The Riddle of the Chooze Revealed

In the Tenth Week of the Leacock Anniversaries in 2019, on Monday, May 27th, one-quarter of the way along, I continue the Saga of the Dark Tower. I first remind you, since the terminology is a little obscure, that the “Chooze” is the name I have chosen for the Charged Ooze in which we are burrowing,—we being Olde Stephen who is Stephen Leacock’s ghost and I in our assumed aspect of star-nosed moles,—the long, proper name being the Charged Global-Perceptual Membrane-Medium-MemBrain. I will also remind you that as we burrow we blow upon the Slug-Horn, in order to clarify and lower the viscosity of the Chooze. Fortunately it turns out that the mole’s star with its foveated tendrils makes a very good slug-horn indeed.

In last week’s episode I may have given the impression that we could see all the activity surrounding us as we burrowed our way through the Chooze. This of course is false, because star-nosed moles do not see very well at all. They sense things through their stars. We could hear it, however, because until I learn otherwise I am going to assume that star-nosed moles can hear at least well enough to detect a nearby predator at least some of the time, because I can’t imagine the star being a safe device to rely on for that purpose. If it turns out that they can’t hear very well either, then I will either have to adjust the narrative, or take refuge in the notion that the ghost of a dead humourist and a living scribe who have assumed the aspect of star-nosed moles for metaphorical purposes can hear as well as the metaphor needs them to hear, that is, sufficient to detect what is going on around them. If it needs them to see, then they will be able to do that too, although I have an idea that will obviate the necessity,  should it occur.

Be that as it may, we were able to detect it all just as I described it last week. What I did not then describe was the sound. I am going to borrow another idea from B.W. Powe, who in his book Outage called it a “roar”, a “cacophony” that is a “polyphony, the song of all things joining”, that is also the sound of all things fragmenting, as Powe describes in one chilling paragraph on page 256 that is too long to quote here. Amazing, powerful stuff. And as we listened to the roar Olde Stephen and I both at the same time turned to each other, linked our foveated tendrils, and blew upon our combined slug-horns a mighty blast of recognition, a roar announcing to the roar that it is not alone in the wilderness of this world:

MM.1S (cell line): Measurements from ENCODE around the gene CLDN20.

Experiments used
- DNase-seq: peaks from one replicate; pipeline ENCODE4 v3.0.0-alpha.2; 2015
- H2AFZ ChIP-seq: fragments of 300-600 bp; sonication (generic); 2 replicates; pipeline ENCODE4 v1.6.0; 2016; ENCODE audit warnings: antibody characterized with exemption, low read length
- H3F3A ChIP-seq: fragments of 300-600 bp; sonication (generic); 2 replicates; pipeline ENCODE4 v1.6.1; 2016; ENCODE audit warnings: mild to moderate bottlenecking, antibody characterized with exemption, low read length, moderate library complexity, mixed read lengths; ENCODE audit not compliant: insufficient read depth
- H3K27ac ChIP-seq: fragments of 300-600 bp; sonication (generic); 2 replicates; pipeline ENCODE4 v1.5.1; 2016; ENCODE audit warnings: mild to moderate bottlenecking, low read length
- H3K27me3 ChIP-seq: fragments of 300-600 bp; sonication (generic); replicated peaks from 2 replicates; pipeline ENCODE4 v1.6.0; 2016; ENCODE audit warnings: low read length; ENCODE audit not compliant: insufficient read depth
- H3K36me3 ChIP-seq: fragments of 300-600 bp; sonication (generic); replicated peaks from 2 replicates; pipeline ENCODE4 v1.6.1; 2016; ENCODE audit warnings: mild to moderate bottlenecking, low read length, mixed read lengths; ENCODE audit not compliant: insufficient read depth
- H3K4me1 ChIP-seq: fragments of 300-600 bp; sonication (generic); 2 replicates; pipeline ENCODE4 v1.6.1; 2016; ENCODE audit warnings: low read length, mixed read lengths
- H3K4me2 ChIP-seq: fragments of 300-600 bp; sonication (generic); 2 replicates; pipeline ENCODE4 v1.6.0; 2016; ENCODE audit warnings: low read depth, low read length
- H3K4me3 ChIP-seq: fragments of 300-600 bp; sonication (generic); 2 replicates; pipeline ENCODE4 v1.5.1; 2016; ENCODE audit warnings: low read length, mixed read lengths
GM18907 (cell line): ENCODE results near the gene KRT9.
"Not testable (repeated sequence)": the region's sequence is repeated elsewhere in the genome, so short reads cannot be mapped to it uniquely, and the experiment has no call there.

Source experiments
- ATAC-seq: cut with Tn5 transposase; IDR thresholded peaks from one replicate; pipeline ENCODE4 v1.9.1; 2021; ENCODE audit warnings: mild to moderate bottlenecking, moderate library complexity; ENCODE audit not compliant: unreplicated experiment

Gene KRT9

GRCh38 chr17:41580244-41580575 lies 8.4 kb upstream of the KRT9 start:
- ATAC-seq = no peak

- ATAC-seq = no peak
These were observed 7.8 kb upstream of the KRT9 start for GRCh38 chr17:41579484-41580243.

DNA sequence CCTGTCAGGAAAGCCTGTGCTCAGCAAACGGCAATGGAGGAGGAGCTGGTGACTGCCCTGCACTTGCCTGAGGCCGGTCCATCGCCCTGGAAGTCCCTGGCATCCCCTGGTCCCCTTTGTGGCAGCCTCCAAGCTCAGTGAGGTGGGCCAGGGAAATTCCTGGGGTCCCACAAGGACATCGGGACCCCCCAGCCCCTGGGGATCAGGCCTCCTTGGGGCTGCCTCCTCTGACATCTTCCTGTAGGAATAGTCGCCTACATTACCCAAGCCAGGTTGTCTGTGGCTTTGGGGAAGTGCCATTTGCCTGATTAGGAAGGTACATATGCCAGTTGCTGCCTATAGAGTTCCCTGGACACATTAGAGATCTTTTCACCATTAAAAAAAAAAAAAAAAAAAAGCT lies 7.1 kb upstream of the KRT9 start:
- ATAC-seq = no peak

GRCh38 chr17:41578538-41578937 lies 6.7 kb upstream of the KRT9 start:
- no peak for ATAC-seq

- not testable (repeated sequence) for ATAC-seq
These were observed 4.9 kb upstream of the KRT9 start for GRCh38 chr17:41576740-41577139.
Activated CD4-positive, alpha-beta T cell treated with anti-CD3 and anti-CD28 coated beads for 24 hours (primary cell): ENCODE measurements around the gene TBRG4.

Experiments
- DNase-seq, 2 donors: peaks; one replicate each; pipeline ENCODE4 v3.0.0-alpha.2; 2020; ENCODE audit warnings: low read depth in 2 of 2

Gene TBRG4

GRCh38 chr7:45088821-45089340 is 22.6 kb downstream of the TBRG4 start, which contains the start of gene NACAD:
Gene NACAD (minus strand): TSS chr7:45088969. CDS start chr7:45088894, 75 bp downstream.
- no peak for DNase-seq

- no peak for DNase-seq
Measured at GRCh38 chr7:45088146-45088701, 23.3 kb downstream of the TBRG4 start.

The roar that is the wild Unsolved Riddle of Social Justice — I hear TWUROSJ singing, the varied carols I hear;

The roar that is the sound and the smell of everything good in the human enterprise, and everything evil, and everything morally indifferent, the Marriage of Heaven and Hell and Where-We-Are, for better and worse and muddling along, for richer and poorer and getting by, in sickness and in health and in okay for the time being, in all possible variations of life;

The roar that is the song of all things joining and of all things fragmenting, of all things complete and incomplete, of all things conclusive and inconclusive;

The roar that is Pandemonium and Pantheon and Pandemic and Pan and Pantaloon and Frying Pan and Fire.

The Dark Tower is not a structure, but a sound and a smell and a feeling as of warmth and cold, of damp and dry, an acoustic-olfactory-sensory aura, an emanation, a diffusion, a dispersion, a radiation, emitting its energy not in straight lines, but enveloping, swirling, penetrating.

We are in the midst of the Dark Tower, and have been ever since we entered the Chooze. The Chooze and the Dark Tower are one. We are the Choozen People.

We have arrived.

Now what?

 

 

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